“You have to do your best to maintain that social distancing, to give the employees the necessary gear in order for them to have before you reopen,” said Benyamini, a partner with Faegre Drinker Biddle & Reath in Los Angeles. “It’s one thing to reopen, but if you don’t have the hand sanitizing, if you don’t have the masks, if you don’t have the policies in place, that makes it very difficult to adhere to the requirements of safety and avoiding the risks and liability.”

Face coverings don’t substitute for distance, OSHA says

The federal Occupational Safety and Health Administration also recommends that businesses encourage their employees to wear masks at work. It stresses that its guidance is intended to help employers maintain a healthy workplace but is not legally binding.

Furthermore, OSHA does not consider cloth face masks a substitute for social distancing. Nor does it categorize cloth face coverings as personal protective equipment that must be provided by employers.

In addition, there may be situations where face coverings actually pose a safety hazard. They may obstruct vision, for example, increasing the risk of tripping or falling for employees unloading furniture from a truck or carrying it up or down stairs. Employers must be prepared to conduct risk assessments for every job.

OSHA also publishes guidance on different types of face coverings. Some are more effective and useful than others.

Face customers with face coverings

Image shows two women with face coverings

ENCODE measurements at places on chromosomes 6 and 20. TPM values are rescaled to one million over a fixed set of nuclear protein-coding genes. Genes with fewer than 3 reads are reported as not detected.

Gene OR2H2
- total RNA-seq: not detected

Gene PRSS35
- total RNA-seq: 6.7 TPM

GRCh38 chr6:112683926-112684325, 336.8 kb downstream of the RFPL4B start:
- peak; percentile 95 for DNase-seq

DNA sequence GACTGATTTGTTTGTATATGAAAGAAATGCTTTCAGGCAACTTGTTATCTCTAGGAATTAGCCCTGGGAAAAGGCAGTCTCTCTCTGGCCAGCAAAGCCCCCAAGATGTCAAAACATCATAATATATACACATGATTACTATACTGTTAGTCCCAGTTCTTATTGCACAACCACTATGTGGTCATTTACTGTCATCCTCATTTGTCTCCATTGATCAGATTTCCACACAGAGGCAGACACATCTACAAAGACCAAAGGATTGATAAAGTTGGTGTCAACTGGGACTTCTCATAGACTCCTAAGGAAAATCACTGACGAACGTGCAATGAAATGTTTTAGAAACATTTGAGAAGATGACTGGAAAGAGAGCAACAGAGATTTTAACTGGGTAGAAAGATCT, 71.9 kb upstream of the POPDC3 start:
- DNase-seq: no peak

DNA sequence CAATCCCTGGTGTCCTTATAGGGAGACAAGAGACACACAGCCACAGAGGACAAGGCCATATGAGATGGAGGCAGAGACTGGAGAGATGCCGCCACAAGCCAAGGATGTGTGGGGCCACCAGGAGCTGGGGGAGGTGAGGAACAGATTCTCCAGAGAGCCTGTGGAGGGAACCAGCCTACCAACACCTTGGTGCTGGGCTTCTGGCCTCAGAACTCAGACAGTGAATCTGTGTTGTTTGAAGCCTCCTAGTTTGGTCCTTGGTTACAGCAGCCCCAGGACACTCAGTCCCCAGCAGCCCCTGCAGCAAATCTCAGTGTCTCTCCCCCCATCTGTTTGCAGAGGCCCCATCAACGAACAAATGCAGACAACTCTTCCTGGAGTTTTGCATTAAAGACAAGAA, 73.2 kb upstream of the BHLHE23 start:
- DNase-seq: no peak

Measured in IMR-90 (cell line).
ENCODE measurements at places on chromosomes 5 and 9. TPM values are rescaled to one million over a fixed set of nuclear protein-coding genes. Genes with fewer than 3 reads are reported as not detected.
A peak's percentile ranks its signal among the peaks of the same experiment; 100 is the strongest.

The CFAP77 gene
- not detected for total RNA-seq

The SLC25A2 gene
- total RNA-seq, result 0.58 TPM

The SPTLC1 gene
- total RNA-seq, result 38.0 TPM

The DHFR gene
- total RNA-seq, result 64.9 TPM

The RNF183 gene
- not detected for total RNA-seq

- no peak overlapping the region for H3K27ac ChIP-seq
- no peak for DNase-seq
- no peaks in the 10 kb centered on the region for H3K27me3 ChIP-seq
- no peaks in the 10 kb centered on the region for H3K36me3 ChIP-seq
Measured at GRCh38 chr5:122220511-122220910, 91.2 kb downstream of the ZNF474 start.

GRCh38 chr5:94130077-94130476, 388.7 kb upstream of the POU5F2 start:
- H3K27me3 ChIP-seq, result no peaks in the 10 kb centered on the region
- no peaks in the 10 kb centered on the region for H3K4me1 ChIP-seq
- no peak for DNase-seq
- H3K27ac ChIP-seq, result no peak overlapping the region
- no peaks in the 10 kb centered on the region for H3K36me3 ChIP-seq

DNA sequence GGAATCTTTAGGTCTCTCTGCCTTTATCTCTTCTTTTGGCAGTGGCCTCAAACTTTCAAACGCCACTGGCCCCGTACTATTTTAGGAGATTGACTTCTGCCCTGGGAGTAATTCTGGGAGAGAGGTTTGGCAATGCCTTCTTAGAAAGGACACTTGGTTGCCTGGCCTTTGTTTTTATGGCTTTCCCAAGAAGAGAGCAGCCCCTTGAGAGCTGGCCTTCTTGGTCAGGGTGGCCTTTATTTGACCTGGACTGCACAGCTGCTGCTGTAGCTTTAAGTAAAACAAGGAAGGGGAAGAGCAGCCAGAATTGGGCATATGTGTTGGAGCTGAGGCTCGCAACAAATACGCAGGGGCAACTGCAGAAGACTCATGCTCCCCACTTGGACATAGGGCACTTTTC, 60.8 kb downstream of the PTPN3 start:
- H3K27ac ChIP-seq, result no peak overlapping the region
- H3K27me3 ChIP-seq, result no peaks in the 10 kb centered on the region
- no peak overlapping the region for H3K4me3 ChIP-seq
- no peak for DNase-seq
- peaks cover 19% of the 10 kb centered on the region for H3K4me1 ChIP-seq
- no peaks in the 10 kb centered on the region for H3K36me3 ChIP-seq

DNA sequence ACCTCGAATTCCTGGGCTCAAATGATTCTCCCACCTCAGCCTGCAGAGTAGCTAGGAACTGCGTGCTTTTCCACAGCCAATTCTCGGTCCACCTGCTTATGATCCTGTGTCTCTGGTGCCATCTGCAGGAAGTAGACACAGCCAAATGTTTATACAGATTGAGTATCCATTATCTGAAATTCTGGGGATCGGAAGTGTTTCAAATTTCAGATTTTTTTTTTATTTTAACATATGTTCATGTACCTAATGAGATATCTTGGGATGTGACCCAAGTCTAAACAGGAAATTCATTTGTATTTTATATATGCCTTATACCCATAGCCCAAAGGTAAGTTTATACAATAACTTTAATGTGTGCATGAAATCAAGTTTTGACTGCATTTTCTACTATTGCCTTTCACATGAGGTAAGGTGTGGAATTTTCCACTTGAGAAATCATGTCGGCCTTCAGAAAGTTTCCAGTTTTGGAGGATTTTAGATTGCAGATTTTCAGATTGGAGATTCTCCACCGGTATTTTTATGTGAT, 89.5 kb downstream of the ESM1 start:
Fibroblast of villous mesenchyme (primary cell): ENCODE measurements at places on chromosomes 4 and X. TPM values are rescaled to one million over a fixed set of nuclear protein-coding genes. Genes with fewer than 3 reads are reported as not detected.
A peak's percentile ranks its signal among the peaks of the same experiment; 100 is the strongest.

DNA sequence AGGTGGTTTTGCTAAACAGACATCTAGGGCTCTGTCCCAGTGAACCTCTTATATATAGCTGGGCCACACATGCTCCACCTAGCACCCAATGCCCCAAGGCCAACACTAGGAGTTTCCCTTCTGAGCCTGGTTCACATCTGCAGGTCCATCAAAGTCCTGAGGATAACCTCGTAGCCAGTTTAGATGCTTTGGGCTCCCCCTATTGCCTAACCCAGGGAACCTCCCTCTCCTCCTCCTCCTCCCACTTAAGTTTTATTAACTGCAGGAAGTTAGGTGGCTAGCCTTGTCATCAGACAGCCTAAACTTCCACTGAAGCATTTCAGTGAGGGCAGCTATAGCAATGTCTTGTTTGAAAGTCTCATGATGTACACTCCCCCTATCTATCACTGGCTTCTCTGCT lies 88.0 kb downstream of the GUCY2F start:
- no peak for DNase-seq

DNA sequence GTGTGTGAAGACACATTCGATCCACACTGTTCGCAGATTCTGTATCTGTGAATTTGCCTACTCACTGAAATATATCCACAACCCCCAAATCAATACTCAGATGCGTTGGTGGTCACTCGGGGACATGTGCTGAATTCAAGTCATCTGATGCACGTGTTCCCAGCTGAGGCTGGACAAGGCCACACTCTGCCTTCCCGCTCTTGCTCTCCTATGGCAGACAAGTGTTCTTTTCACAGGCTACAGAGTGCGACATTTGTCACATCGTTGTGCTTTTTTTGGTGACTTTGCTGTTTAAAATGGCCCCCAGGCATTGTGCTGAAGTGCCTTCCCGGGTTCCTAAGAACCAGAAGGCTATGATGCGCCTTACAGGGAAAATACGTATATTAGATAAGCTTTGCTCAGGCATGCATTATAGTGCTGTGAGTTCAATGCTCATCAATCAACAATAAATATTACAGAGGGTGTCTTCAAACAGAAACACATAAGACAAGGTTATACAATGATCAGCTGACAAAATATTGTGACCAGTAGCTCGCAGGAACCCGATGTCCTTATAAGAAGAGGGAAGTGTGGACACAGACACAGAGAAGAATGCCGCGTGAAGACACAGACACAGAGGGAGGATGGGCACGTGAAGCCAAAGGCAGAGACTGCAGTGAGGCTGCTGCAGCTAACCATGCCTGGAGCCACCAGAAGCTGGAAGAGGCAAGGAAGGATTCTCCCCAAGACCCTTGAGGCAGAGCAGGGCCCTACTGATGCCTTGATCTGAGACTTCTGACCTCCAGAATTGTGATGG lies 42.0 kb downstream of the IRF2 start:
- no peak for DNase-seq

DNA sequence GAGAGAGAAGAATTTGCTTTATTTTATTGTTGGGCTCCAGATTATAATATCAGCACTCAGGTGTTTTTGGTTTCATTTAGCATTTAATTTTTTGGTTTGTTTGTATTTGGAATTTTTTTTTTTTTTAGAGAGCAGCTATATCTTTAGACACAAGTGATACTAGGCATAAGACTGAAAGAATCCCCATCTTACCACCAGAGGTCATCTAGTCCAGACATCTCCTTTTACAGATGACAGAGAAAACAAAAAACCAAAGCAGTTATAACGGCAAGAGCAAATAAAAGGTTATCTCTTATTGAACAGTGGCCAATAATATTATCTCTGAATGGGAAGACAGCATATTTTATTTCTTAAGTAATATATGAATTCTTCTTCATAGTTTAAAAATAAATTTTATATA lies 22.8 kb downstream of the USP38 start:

Julie Isley and Katie White of Boone’s Furniture & Gifts in Burlington, N.C.

In jurisdictions where it’s up to employers to decide what to do in their stores, they probably should conclude that, in most circumstances, customer-facing employees such as sales associates and delivery crews should face customers with face coverings.

They certainly should communicate their policies and practices to customers. If they encounter criticism, they should stress that face coverings are a safety measure, not a political statement.

Safety protocols should accomplish these purposes:

  • Increasing safety for customers and employees.
  • Assuring customers it’s as safe as possible to shop in your store or to receive deliveries.
  • Rebuilding your business without having to experience a second round of closures.
  • And minimizing legal risk.

Given that a second round of business closings would be economically crushing, the better alternative by far is to enforce safety measures in stores.

For a list of state orders for face coverings published by Littler Mendelson, go here.

[HFA’s Covid-19 Recovery Resources]